Sweet chestnut

The sweet chestnut tree (Castanea sativa Mill.) is a medium-large deciduous tree that may reach 30-35 m. The tree is long-living and can live up to 1 000 years, when cultivated. It can also reach a significant circumference (up to 12 m at breast height). The bark is brown-greyish, leaves are oblong-lanceolate (8-25 cm long, 5-9 cm broad) with a dentate-crenate margin and a brighter green upper leaf surface. This species tree is monoecious and flowers develop in late June to July and may be pollinated by wind (more usual in case of dry weather during flowering) or insects (dominating in wet weather conditions).

The broad diffusion and active management by man resulted in the establishment of the species at the limits of its potential ecological range, which makes difficult to trace its original natural area. The present distribution ranges from North-Western Africa (e.g. Morocco) to North-Western Europe (southern England, Belgium) and from south-western Asia (e.g. Turkey) to Eastern Europe (e.g. Romania), the Caucasus (Georgia, Armenia) and the Caspian Sea. In Europe the main chestnut forests are concentrated in a few countries such as Italy, France and the Iberian Peninsula.

Latin name:
Castanea sativa Mill.
Order, Familiae:
Fagales, Fagaceae
Part of specie used:
Nuts, Wood
Foodstuff, Horticulture, Materials & manufacturing, Tannins & dyestuffs

The sweet chestnut is a warm-temperate deciduous species that likes a mean yearly temperature ranging between 8 and 15 °C and monthly mean temperatures over 10 °C during 6 months. The species needs a minimum rainfall that ranges between 600 and 800 mm according to its distribution and interaction with temperatures. The lowest elevations are recommended for the highest latitudes and vice versa. The chestnut tree displays a high sensitivity to summer droughts issuing from the combination of high temperatures and lack of precipitation. It does not thrive on limestone, preferring well-drained, from very acidic to neutral soils and nutritionally poor sites. Due to the strong cultivation pressure, it is very difficult to define natural chestnut stands with consociated tree communities. In fact in about 90 % of chestnut forests, this tree is pure or the dominant species. With time over-aged and oversized chestnut orchard trees and coppice stools become unstable and tend to uproot, disrupting the original chestnut structures within the post-cultural ecosystems.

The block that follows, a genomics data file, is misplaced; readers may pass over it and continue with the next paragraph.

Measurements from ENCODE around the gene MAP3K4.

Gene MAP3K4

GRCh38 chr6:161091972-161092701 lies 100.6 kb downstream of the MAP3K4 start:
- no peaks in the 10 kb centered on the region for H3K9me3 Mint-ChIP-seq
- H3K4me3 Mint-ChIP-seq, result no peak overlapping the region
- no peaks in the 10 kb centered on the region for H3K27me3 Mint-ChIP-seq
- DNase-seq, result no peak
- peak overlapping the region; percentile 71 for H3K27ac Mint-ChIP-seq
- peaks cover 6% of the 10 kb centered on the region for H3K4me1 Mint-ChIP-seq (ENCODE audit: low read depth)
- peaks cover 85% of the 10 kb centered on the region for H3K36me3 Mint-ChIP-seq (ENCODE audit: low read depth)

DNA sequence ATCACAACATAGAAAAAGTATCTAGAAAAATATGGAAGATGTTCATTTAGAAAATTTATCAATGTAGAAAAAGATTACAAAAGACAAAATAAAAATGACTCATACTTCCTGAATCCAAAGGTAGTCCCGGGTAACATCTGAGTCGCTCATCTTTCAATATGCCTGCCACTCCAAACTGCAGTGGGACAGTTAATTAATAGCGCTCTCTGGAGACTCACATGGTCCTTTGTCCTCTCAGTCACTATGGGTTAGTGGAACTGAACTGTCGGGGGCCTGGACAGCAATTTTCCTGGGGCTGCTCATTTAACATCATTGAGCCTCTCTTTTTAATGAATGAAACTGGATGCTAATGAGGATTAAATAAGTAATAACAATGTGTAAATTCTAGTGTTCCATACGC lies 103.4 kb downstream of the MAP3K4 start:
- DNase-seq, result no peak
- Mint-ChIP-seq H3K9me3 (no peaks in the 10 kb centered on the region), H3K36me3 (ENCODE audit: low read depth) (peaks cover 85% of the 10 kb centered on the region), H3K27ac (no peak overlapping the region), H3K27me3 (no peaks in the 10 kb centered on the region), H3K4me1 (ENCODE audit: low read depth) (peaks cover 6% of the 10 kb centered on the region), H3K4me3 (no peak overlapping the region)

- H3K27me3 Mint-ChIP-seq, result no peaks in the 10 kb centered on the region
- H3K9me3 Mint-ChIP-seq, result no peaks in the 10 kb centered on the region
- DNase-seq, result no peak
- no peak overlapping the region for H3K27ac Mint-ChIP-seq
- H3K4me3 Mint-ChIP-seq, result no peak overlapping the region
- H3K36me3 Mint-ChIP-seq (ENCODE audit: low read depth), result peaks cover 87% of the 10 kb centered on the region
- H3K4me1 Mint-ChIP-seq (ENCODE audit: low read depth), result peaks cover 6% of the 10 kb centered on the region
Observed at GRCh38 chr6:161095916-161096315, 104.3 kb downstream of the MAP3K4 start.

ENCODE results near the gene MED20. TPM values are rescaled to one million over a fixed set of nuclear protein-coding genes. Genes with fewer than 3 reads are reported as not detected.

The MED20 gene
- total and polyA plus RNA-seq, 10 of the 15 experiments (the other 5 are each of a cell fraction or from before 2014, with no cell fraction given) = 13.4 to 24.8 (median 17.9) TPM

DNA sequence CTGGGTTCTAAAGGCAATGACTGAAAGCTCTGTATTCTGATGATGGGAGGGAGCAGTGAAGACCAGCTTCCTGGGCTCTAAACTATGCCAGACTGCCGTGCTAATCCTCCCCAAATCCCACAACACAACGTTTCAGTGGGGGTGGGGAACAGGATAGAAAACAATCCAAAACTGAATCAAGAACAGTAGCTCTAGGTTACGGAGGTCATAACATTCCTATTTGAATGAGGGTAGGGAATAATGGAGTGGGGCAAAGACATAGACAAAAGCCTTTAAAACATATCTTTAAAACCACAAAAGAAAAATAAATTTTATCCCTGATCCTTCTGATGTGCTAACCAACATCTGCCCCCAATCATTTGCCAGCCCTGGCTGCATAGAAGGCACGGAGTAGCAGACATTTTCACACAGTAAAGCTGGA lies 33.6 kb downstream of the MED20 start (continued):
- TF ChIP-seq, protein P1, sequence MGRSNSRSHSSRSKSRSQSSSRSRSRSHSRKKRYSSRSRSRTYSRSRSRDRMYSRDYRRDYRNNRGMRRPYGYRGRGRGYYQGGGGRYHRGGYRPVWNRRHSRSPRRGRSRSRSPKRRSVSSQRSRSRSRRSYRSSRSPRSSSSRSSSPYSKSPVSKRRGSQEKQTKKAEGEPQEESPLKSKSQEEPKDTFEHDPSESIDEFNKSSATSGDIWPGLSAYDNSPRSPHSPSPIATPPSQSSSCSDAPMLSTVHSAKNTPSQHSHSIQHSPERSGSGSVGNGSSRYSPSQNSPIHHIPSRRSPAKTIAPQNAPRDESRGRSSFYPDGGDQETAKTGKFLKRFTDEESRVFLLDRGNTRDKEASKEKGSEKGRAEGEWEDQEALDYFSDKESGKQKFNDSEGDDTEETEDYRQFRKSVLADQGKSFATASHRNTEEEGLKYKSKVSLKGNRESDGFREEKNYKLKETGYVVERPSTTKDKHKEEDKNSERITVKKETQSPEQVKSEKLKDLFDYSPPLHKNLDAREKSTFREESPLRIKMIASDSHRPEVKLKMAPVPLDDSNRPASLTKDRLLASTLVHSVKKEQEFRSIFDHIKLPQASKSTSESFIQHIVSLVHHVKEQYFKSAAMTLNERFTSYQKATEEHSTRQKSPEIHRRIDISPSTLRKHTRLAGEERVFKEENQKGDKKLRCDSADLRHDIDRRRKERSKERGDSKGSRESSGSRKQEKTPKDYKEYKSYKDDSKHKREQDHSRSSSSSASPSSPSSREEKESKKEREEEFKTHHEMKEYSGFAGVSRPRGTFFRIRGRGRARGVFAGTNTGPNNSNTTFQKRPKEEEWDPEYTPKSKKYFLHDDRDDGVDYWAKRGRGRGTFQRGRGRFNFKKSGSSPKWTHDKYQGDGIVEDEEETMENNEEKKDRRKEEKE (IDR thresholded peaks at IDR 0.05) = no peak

This has caused a severe decrease of biodiversity in the affected regions and reduced ecosystem service provision. Further threats for chestnut trees include the ink disease (Phythophtora spp.), the spread of the newly introduced chestnut blight (Cryphonectria parasitica), and the impact of the Chinese gall wasp (Dryocosmus kuriphilus).


In Europe the sweet chestnut covers an area of more than 2.5 million hectares. Most of the area (89 %) is concentrated in just a few countries (France, Italy, followed by Spain, Portugal, and Switzerland) with a long tradition of chestnut cultivation. Due to its multipurpose character, the chestnut tree has always been cultivated in different management systems,

according to the targeted products and services. Chestnut wood is particularly suitable for external use, thanks to its natural high tannin content that acts as a protection against decay. In former times tannin extraction was also a very common use of the timber. Due to its high re-sprouting capacity, coppice represents the main type of forest management with about 80 % in cover of the chestnut forests, supplying principally fire wood, charcoal, poles (fence, pit-props, etc.), and wood for small products (barrels, shingles, sleepers, etc.). Pure chestnut high forests are rare with a cover of about 10 %, producing timber wood for construction, furniture or long poles. Traditional chestnut management approaches (i.e. coppices, high forests, orchards) requires continuous cultural inputs. In the absence of management, chestnut stands tend to be invaded by other species and to evolve towards mixed deciduous forests.

Important source of economic loss for the chestnut growers are fruit damaging insects such as the chestnut weevil (Curculio elephas) and tortrices (Cydia splendana; Cydia fagglandana; Pammene fasciana).


According to Food and Agriculture Organization of the United Nations, Statistics division (FAOSTAT) top three exporters of chestnut in Europe in 2013 where Portugal, Italy and Spain. At the same time, Italy was number one importer worldwide (China being 2nd) with over 30 000 tons of imported chestnut.

In 2013 there was a significant increase in demand for chestnut products, resulting in increase of import in the European Union by more than 10 000 tones.

Source: http://faostat3.fao.org/browse/T/TP/E


San-Miguel-Ayanz, J., De Rigo, D., Caudullo, G., Houston Durrant, T., Mauri, A., European Atlas of Forest Tree Species, Publication Office of the European Union, Luxembourg. ISBN: 978-92-79-36740-3. DOI: 10.2788/038466, 2016
Idžojtić, M., Dendrology – flower, cone, fruit, seeds, University of Zagreb, Faculty of Forestry, 2010


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